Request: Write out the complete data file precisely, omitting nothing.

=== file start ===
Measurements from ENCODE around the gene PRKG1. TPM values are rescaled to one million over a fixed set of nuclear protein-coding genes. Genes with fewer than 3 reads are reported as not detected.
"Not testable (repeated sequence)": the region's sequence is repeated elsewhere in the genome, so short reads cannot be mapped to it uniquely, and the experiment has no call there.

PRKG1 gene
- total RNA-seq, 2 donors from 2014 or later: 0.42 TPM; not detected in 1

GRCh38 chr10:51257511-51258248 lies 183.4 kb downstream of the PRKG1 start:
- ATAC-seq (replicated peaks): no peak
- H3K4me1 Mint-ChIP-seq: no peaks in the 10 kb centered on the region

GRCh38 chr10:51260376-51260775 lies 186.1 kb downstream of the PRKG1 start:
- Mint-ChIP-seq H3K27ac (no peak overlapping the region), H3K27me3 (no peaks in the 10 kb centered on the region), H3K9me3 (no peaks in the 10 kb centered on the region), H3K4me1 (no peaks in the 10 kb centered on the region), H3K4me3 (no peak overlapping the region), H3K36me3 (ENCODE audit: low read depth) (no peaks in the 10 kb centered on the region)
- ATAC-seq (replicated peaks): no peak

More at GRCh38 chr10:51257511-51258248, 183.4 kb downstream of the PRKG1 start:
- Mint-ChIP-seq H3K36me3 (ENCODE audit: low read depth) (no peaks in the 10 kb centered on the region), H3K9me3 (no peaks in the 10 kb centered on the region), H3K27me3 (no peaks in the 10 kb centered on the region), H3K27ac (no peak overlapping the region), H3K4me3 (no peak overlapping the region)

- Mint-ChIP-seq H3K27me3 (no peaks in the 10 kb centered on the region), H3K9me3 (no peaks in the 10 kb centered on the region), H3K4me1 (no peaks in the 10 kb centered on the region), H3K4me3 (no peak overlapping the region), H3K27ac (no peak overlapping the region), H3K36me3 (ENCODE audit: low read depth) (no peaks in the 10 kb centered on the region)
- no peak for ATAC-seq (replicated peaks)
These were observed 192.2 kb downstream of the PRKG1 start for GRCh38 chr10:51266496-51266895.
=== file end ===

Measurements from ENCODE around the gene PRKG1. TPM values are rescaled to one million over a fixed set of nuclear protein-coding genes. Genes with fewer than 3 reads are reported as not detected.
"Not testable (repeated sequence)": the region's sequence is repeated elsewhere in the genome, so short reads cannot be mapped to it uniquely, and the experiment has no call there.

PRKG1 gene
- total RNA-seq, 2 donors from 2014 or later: 0.42 TPM; not detected in 1

GRCh38 chr10:51257511-51258248 lies 183.4 kb downstream of the PRKG1 start:
- ATAC-seq (replicated peaks): no peak
- H3K4me1 Mint-ChIP-seq: no peaks in the 10 kb centered on the region

GRCh38 chr10:51260376-51260775 lies 186.1 kb downstream of the PRKG1 start:
- Mint-ChIP-seq H3K27ac (no peak overlapping the region), H3K27me3 (no peaks in the 10 kb centered on the region), H3K9me3 (no peaks in the 10 kb centered on the region), H3K4me1 (no peaks in the 10 kb centered on the region), H3K4me3 (no peak overlapping the region), H3K36me3 (ENCODE audit: low read depth) (no peaks in the 10 kb centered on the region)
- ATAC-seq (replicated peaks): no peak

More at GRCh38 chr10:51257511-51258248, 183.4 kb downstream of the PRKG1 start:
- Mint-ChIP-seq H3K36me3 (ENCODE audit: low read depth) (no peaks in the 10 kb centered on the region), H3K9me3 (no peaks in the 10 kb centered on the region), H3K27me3 (no peaks in the 10 kb centered on the region), H3K27ac (no peak overlapping the region), H3K4me3 (no peak overlapping the region)

- Mint-ChIP-seq H3K27me3 (no peaks in the 10 kb centered on the region), H3K9me3 (no peaks in the 10 kb centered on the region), H3K4me1 (no peaks in the 10 kb centered on the region), H3K4me3 (no peak overlapping the region), H3K27ac (no peak overlapping the region), H3K36me3 (ENCODE audit: low read depth) (no peaks in the 10 kb centered on the region)
- no peak for ATAC-seq (replicated peaks)
These were observed 192.2 kb downstream of the PRKG1 start for GRCh38 chr10:51266496-51266895.